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Finding patterns of etanercept use in patients with Juvenile Idiopathic Arthritis (JIA)

 

Summary

The purpose of this study was to find patterns in how etanercept (a medication) is used to treat juvenile idiopathic arthritis (JIA).  For more than 20 years, etanercept as been useful in treating many types of JIA. Many doctors in the US use to treat JIA, but it is not known when or how often it is used. This study looked at 2,032 patients with JIA enrolled in the CARRA Registry who were treated with etanercept. Not all patients with JIA were treated with etanercept. Following patients in the registry allowed researchers to learn more about how, when, and why doctors use etanercept to treat JIA patients.

Key Findings

Researchers found many patterns in how doctors used etanercept as part of the treatment plan for JIA. Often, doctors prescribed one or more different medicines to treat JIA. In this study, researchers found that doctors often prescribed etanercept in combination with methotrexate. Etanercept was given to most patients after a short time on methotrexate (about a few weeks or months later).

Among patients who were treated with etanercept, researchers also found the following patterns of etanercept use:

  • More than one-half of patients treated with etanercept started it within 6 months of being diagnosed with JIA. Patients most commonly added etanercept after being treated for a short time with methotrexate. Some patients started etanercept and methotrexate at the same time, and some patients started etanercept by itself without any methotrexate use.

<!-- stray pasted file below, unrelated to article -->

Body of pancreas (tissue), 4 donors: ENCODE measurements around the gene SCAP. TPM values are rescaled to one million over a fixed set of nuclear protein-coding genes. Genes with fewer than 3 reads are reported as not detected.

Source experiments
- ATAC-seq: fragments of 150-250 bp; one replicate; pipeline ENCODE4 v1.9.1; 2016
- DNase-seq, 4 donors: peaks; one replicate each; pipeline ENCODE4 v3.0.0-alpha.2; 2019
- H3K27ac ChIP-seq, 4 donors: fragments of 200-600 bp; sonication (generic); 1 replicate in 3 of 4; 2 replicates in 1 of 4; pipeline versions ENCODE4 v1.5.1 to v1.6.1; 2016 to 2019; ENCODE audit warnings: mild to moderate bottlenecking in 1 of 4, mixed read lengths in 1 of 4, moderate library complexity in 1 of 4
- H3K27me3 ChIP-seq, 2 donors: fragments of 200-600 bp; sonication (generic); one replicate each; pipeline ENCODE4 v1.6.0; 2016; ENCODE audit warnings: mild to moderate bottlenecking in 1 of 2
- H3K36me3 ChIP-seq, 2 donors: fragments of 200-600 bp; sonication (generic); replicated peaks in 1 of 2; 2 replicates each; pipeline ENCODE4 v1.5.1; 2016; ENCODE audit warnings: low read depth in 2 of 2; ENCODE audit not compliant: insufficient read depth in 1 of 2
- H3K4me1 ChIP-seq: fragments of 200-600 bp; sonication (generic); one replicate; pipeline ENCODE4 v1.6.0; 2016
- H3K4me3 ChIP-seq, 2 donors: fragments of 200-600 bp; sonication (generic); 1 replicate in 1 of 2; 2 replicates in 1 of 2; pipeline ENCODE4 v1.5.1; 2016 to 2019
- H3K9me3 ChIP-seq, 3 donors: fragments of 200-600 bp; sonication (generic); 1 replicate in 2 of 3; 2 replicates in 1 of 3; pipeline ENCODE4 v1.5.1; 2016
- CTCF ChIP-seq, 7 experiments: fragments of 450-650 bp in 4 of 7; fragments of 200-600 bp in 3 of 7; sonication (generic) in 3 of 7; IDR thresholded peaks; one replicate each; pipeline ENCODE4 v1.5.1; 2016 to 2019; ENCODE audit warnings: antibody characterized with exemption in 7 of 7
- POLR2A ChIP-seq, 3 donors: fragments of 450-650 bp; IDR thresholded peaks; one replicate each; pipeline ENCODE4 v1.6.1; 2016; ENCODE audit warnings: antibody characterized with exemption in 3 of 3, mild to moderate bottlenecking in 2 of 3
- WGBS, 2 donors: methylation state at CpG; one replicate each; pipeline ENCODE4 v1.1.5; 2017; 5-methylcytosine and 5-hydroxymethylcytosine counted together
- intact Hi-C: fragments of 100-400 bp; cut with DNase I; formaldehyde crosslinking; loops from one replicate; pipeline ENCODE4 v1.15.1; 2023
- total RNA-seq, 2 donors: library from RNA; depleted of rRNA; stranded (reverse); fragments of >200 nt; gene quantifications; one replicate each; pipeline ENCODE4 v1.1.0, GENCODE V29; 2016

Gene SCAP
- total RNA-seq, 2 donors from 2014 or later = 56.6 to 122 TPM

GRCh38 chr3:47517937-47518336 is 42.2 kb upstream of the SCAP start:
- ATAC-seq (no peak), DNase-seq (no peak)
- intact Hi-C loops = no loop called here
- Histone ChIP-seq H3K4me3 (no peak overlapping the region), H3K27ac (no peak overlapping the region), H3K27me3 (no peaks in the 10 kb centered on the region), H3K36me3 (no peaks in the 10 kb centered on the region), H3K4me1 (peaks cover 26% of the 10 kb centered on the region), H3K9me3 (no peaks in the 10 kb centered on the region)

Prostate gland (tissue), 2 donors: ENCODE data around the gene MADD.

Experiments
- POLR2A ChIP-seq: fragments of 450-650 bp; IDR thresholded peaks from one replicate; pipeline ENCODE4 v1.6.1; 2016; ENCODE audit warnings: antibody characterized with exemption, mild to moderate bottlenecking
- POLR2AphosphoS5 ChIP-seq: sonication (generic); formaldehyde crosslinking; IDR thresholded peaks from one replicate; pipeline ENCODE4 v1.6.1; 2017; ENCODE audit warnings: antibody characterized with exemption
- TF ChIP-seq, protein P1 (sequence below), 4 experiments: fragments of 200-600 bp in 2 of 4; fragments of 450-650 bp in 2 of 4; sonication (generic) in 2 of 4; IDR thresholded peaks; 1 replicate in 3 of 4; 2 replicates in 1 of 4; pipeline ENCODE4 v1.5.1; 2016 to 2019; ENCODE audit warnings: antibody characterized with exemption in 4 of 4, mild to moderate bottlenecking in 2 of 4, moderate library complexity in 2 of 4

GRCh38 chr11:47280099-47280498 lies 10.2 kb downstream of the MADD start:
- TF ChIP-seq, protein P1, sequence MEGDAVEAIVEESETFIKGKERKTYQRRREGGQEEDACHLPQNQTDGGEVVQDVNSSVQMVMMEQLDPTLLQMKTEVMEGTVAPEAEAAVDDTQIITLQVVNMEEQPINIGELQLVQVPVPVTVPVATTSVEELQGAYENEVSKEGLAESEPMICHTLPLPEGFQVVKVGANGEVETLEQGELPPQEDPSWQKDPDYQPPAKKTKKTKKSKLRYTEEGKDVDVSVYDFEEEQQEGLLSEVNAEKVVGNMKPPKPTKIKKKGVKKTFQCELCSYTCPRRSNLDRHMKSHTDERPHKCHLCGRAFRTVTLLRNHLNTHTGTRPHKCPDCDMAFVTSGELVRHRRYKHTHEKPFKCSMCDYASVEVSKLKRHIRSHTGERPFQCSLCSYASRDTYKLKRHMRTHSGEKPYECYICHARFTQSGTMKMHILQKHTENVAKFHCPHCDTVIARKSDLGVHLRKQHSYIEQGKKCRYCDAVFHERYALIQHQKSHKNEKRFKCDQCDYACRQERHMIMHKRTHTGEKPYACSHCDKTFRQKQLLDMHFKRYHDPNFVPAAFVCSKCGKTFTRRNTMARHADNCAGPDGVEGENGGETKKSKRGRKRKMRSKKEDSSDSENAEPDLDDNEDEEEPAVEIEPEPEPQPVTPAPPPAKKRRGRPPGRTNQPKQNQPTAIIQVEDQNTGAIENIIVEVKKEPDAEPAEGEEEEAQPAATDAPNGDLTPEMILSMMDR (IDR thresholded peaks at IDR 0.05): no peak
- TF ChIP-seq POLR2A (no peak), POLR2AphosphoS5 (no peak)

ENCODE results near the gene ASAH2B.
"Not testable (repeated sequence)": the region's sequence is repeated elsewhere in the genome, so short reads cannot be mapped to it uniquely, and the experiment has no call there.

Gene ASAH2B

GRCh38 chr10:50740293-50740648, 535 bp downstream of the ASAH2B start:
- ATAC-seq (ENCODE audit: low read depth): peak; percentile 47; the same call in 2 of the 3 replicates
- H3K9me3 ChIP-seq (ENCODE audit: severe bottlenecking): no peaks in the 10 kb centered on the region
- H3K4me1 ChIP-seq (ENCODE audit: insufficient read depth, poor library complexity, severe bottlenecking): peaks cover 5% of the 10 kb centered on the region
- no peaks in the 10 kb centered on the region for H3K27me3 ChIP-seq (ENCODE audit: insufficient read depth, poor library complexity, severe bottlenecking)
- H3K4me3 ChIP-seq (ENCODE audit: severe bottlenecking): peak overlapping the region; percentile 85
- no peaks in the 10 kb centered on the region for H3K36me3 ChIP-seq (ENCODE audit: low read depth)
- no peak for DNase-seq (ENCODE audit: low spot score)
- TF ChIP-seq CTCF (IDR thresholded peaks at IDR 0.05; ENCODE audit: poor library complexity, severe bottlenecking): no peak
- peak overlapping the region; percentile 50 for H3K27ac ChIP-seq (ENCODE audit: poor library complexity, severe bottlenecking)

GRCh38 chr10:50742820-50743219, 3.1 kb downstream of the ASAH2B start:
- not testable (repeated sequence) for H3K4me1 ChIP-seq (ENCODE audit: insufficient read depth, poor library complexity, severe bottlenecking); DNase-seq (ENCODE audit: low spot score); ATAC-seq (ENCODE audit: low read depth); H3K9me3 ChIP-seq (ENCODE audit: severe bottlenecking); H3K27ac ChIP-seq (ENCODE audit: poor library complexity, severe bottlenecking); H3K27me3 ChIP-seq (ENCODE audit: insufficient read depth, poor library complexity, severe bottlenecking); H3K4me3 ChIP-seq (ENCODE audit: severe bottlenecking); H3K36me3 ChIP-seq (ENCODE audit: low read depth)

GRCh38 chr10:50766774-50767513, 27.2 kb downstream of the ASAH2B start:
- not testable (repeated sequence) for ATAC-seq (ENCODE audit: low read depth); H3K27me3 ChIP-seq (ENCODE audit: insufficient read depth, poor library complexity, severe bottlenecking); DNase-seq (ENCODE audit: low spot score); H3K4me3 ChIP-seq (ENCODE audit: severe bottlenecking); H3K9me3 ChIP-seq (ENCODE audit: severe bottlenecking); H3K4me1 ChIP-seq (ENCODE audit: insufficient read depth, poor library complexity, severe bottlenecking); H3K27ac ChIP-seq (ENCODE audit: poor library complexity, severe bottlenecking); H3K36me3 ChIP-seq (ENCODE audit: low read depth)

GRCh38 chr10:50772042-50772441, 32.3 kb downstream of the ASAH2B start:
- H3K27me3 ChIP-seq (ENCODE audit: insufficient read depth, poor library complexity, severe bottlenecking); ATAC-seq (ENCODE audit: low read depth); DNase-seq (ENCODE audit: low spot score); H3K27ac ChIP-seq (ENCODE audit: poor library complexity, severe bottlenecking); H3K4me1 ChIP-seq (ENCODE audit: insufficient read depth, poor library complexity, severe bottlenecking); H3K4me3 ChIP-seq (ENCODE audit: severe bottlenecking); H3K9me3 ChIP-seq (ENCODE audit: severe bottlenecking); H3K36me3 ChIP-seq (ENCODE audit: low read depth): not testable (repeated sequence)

• Patients with more severe symptoms started etanercept sooner (within 3 months of being diagnosed with JIA). Many had a higher number of joints affected by JIA and/or had more severe pain.
  • Doctors were most likely to treat patients with a type of JIA called enthesitis related arthritis (ERA) with etanercept only. Unlike most children with JIA, some patients with ERA did not receive methotrexate before or during treatment with etanercept.
  • Patients with a type of JIA called persistent OligoJIA (oligoarthritis) were most likely to stop methotrexate treatment around the same time as starting etanercept.
  • Doctors used etanercept as a long-term treatment option. In most cases, doctors prescribed etanercept with or without methotrexate for several months and years. Etanercept was often prescribed for 3 years or longer. 

This study was able to find several patterns in etanercept use. But there is more to learn. For example, researchers and families hope to learn more about when and how doctors decide to lower or stop etanercept use for patients whose arthritis is doing well. Doctors are also curious to know which patients respond best to etanercept treatment compared to other available medications. Future studies like this can use the CARRA Registry to help doctors provide better care for patients with JIA and other rheumatic diseases.

Next Steps

Learn more about what other CARRA research projects are finding from their work.

View the full contents of this article to learn more about patterns in etanercept use for treatment of JIA patients.

This study was supported by Amgen.